I’ve been to the German and French speaking regions of Switzerland, but I have yet to visit the Southern part of the country, near the Alps and the border of Italy, where Italian is spoken and a Mediterranean climate yields lush gardens, fine wines and a delicious variety of cuisine.
Located on the southern side of the Alps, Ticino is where Switzerland and Italy meet and meld, and the landscape features pristine valleys, panoramic mountaintops, picturesque lakes and colorful people.
As I plan my visit to the Ticino Canton this fall, I would like to look at some of the things to do and see during the season.
With nearly 2,500 miles of footpaths and a variety of excursions, Ticino is known as the greenest corner of Switzerland. With this in mind, I want to do some exploring on foot, and possibly stay in an Alpine hut, overlooking mountains and valleys.
A trek that caught my eye is Lukmanier Pass to Cadlimo Hut. The historic Lukmanier Pass is the perfect starting point for those wanting to explore the heart of the Swiss Alps. One of the most scenic walks makes its way up from the shores of Lake Santa Maria to the Cadlimo hut, situated about 8,400 ft above sea level.
The walk begins across the Termine valley to the Ritom district, where it transitions rapidly up a mountainside. The route then winds its way by the River Rein da Medel, a headwater of the Rhine whose waters travel more than 750 miles until meeting the North Sea.
About halfway along the route the journey comes to Stabbio Nuovo, where walkers might encounter a herdsman with his dogs and herds of yaks. These large yet docile creatures, also known as Tibetan oxen, dot the landscape, giving it an exotic and unusual appearance. During the final stretch of the climb, at more than 7,800 ft above sea level, the landscape becomes rocky and full of sure-footed ibexes.
Another location in Ticino I want to visit is Ascona, Switzerland’s lowest lying town. Located about 640 ft above sea level on the northern shore of Lago Maggiore, Ascona is famous for its mild, Mediterranean climate, its Old Town and a lake promenade which is dotted with street cafés and colorful fishing village scenes.
The ancient city of Ascona is replete with medieval and Renaissance history, highlighted by narrow alleys leading to piazzas. A landmark in town is the church of San Pietro e Paolo, located in Borgo,Ascona’s old town center. The church is a basilica dating back to the 16th century and features distinctive columns and a high bell tower that can be seen across Ascona. The main Lake Promenade in town is car-free and teaming with charming street cafés.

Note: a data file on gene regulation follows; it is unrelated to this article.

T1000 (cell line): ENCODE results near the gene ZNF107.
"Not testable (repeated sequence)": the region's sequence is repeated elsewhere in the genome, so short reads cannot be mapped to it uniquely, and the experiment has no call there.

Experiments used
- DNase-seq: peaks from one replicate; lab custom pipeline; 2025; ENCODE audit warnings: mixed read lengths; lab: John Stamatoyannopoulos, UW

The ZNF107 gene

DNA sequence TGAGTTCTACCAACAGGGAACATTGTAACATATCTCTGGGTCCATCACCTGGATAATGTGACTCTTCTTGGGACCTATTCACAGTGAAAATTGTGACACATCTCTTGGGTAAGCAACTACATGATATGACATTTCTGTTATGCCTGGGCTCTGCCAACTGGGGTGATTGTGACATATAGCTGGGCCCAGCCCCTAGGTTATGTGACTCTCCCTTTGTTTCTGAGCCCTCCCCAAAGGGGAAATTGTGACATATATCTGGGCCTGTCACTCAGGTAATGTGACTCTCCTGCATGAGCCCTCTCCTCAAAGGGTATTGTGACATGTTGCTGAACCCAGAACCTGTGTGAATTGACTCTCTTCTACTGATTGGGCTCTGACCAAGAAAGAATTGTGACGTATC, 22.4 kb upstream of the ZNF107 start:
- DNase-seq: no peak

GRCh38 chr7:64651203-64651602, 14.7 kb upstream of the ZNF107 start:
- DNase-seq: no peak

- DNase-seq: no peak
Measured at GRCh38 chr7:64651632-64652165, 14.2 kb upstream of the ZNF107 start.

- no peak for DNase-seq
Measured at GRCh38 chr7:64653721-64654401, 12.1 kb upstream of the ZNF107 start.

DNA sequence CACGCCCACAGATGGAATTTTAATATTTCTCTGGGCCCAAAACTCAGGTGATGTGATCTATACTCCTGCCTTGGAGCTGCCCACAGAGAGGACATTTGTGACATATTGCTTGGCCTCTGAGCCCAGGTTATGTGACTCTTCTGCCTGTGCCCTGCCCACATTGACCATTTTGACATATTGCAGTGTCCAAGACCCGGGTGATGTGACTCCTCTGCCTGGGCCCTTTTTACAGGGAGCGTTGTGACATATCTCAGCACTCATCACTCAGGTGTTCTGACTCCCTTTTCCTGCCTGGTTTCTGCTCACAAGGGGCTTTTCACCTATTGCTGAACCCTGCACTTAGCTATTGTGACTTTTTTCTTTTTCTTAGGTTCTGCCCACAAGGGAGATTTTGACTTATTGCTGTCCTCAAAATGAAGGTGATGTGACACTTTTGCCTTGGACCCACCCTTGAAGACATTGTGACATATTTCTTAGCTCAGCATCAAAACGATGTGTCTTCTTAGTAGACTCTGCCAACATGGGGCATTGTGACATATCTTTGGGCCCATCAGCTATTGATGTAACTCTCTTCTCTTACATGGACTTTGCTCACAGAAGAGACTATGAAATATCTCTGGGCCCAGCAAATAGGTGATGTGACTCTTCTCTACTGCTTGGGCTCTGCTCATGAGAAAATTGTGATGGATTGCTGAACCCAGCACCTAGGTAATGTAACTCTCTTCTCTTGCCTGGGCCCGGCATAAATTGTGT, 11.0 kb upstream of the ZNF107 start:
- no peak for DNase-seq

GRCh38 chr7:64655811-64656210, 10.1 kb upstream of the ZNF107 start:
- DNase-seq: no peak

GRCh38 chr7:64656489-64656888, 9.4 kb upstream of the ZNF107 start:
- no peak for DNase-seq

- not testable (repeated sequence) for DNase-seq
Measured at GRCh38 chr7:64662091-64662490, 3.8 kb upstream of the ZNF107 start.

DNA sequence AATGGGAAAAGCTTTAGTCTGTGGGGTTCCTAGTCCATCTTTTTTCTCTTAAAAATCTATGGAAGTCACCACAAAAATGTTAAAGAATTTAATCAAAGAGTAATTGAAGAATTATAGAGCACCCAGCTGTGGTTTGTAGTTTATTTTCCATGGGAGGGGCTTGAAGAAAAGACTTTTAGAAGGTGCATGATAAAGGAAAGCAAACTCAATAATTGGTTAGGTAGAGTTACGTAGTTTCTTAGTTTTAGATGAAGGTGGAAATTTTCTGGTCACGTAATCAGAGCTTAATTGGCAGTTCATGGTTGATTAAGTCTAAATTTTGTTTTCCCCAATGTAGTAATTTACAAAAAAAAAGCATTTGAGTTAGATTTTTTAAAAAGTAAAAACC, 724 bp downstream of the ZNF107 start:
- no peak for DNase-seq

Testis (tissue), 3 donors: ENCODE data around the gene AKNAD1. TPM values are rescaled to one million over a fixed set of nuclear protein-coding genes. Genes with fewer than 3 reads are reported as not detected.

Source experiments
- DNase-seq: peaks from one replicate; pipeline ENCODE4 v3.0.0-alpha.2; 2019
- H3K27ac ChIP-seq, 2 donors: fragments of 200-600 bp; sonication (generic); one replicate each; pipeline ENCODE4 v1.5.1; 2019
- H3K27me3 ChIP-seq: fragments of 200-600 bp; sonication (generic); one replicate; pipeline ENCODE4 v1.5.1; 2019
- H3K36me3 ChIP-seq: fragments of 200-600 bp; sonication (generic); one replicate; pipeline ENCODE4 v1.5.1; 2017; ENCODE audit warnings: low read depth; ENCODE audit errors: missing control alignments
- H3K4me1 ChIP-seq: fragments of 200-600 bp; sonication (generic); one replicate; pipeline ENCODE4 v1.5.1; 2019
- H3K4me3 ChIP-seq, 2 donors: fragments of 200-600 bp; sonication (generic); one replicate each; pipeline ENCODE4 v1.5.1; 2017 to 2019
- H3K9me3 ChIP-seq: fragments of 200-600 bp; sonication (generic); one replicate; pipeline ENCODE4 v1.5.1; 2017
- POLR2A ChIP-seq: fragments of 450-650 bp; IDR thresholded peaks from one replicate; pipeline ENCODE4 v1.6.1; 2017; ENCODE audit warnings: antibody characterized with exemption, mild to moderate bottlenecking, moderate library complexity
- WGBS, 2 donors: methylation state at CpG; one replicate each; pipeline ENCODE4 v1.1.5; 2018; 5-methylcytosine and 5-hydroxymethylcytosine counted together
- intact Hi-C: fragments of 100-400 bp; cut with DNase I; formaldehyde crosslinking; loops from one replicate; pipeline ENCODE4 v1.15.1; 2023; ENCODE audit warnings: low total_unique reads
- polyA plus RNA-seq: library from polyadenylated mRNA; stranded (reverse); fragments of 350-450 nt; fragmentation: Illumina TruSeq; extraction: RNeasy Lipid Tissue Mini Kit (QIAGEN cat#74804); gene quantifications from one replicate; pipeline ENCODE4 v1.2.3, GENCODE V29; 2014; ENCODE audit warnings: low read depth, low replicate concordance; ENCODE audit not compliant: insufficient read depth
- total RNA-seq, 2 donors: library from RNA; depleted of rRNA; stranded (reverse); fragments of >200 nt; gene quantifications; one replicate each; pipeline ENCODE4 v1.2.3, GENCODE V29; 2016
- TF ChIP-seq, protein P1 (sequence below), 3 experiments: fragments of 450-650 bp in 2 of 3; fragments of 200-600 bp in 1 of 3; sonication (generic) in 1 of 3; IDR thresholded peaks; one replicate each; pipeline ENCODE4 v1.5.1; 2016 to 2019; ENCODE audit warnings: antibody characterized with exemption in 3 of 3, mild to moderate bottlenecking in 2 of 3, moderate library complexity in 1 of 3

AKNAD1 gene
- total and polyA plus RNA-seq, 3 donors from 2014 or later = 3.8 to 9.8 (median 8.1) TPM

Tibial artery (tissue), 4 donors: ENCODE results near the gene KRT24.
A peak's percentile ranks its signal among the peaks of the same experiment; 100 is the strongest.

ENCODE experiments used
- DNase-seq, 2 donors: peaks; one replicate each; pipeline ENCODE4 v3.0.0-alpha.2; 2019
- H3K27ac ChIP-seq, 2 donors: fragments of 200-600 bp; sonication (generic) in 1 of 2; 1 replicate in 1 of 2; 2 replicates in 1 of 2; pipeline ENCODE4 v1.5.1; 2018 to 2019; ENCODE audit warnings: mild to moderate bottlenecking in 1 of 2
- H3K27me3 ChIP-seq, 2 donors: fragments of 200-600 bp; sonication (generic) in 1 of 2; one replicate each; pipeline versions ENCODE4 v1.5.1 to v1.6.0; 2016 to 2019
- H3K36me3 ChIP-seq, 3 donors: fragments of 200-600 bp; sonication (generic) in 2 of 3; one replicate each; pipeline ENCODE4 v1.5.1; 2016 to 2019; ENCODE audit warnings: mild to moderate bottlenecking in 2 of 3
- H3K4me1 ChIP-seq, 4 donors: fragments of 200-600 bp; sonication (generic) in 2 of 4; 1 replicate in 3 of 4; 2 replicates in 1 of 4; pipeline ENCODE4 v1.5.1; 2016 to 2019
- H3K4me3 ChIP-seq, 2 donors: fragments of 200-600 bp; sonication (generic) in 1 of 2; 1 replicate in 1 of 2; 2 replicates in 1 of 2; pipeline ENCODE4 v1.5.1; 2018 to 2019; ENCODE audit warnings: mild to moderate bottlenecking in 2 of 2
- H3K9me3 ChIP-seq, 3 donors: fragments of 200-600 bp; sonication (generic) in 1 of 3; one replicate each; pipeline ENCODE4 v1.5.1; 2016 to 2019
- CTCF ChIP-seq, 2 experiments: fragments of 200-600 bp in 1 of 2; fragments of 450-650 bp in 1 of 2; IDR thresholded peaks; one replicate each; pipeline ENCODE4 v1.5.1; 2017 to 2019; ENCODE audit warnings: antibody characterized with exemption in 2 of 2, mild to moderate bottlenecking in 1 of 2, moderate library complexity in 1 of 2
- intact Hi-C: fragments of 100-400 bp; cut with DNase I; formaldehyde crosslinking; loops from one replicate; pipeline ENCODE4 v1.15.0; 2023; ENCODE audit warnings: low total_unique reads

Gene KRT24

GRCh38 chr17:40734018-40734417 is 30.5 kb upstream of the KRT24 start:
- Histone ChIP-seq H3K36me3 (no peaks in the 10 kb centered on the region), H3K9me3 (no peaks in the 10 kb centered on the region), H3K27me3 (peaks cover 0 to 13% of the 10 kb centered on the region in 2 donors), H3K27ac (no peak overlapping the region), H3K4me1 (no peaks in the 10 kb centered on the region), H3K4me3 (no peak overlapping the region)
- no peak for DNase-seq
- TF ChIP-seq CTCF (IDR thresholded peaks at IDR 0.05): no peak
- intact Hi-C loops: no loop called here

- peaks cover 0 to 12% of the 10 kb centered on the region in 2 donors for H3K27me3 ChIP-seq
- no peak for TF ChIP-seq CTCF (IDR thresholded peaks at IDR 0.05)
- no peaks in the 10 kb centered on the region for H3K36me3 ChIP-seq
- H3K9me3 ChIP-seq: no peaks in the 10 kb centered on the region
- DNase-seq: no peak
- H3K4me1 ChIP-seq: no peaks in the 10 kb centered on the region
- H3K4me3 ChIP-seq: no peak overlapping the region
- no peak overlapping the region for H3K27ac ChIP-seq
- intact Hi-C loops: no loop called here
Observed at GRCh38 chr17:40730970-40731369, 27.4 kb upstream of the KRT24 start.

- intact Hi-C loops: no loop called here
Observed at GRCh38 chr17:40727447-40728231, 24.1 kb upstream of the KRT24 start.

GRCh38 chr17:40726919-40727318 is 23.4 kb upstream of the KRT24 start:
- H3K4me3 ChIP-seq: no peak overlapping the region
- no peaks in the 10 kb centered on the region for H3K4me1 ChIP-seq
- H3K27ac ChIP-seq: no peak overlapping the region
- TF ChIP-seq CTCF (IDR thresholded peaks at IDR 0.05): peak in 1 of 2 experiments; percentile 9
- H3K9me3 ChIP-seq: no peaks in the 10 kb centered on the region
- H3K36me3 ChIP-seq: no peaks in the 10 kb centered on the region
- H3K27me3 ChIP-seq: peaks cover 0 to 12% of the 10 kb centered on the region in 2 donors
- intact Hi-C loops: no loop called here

In fall, Ascona welcomes the annual Chestnut Festival, where visitors can taste over 4,400 pounds of chestnuts roasted on the fire by locals. There will also be various chestnut-based delicacies such as jams, honeys and cakes, and a host of the region’s traditional food and wine products. The festival takes place this October.
And then there is Lugano, the largest town in the holiday region of Ticino. It is not only Switzerland’s third most important financial centre; it is also a town of parks and flowers, villas and sacred buildings. With Mediterranean flair, Lugano offers all the advantages of a world-class city, yet still has lots of small town, old world charm.
Lugano lies in a bay on the northern side of Lake Lugano, surrounded by mountains. It boasts a car-free historic town centre, stunning, Italianate Lombardy-styled architecture, museums, and lake-front activities. By the lakeside promenade are the Belvedere Gardens, where the parkland boasts not only camellias and magnolias but also countless sub-tropical plants and modern works of art.
The two closest mountains to Lugano, Monte San Salvatore and Monte Brè, offer a memorable panorama of town, Lake Lugano and the alpine scenery. While in town, I want to take a boat trip to the fishing village of Gandria. Set at the foot of Monte Brè, on the shores of Lake Lugano, Gandria has remained unchanged for about 100 years and features the popular Swiss Customs and Smuggler Museum.